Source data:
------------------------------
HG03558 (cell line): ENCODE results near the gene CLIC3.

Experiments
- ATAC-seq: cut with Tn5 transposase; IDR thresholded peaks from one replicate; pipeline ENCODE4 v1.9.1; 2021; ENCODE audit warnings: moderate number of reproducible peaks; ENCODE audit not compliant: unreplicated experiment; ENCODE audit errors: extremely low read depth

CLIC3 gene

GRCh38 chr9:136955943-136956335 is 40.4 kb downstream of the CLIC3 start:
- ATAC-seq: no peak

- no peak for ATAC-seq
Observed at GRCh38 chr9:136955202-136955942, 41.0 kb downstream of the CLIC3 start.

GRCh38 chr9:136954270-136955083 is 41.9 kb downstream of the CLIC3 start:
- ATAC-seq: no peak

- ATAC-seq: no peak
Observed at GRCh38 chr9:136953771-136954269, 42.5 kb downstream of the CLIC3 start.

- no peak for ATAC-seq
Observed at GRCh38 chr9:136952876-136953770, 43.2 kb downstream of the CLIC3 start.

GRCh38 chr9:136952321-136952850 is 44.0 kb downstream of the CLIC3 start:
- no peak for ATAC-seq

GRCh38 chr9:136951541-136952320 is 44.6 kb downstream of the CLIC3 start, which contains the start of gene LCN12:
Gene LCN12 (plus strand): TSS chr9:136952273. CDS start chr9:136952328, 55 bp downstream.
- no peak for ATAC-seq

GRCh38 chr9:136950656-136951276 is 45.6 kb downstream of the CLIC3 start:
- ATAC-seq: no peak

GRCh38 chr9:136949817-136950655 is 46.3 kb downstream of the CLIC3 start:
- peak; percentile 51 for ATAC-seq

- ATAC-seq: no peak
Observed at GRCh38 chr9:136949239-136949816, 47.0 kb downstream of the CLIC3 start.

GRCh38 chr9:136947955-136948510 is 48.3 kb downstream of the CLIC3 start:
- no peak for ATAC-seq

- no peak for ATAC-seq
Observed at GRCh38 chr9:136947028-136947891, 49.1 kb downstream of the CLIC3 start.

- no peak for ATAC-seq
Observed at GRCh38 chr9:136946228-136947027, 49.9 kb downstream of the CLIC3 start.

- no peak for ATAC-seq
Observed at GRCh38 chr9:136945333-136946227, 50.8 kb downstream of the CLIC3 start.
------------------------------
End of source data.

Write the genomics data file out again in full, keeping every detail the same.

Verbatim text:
HG03558 (cell line): ENCODE results near the gene CLIC3.

Experiments
- ATAC-seq: cut with Tn5 transposase; IDR thresholded peaks from one replicate; pipeline ENCODE4 v1.9.1; 2021; ENCODE audit warnings: moderate number of reproducible peaks; ENCODE audit not compliant: unreplicated experiment; ENCODE audit errors: extremely low read depth

CLIC3 gene

GRCh38 chr9:136955943-136956335 is 40.4 kb downstream of the CLIC3 start:
- ATAC-seq: no peak

- no peak for ATAC-seq
Observed at GRCh38 chr9:136955202-136955942, 41.0 kb downstream of the CLIC3 start.

GRCh38 chr9:136954270-136955083 is 41.9 kb downstream of the CLIC3 start:
- ATAC-seq: no peak

- ATAC-seq: no peak
Observed at GRCh38 chr9:136953771-136954269, 42.5 kb downstream of the CLIC3 start.

- no peak for ATAC-seq
Observed at GRCh38 chr9:136952876-136953770, 43.2 kb downstream of the CLIC3 start.

GRCh38 chr9:136952321-136952850 is 44.0 kb downstream of the CLIC3 start:
- no peak for ATAC-seq

GRCh38 chr9:136951541-136952320 is 44.6 kb downstream of the CLIC3 start, which contains the start of gene LCN12:
Gene LCN12 (plus strand): TSS chr9:136952273. CDS start chr9:136952328, 55 bp downstream.
- no peak for ATAC-seq

GRCh38 chr9:136950656-136951276 is 45.6 kb downstream of the CLIC3 start:
- ATAC-seq: no peak

GRCh38 chr9:136949817-136950655 is 46.3 kb downstream of the CLIC3 start:
- peak; percentile 51 for ATAC-seq

- ATAC-seq: no peak
Observed at GRCh38 chr9:136949239-136949816, 47.0 kb downstream of the CLIC3 start.

GRCh38 chr9:136947955-136948510 is 48.3 kb downstream of the CLIC3 start:
- no peak for ATAC-seq

- no peak for ATAC-seq
Observed at GRCh38 chr9:136947028-136947891, 49.1 kb downstream of the CLIC3 start.

- no peak for ATAC-seq
Observed at GRCh38 chr9:136946228-136947027, 49.9 kb downstream of the CLIC3 start.

- no peak for ATAC-seq
Observed at GRCh38 chr9:136945333-136946227, 50.8 kb downstream of the CLIC3 start.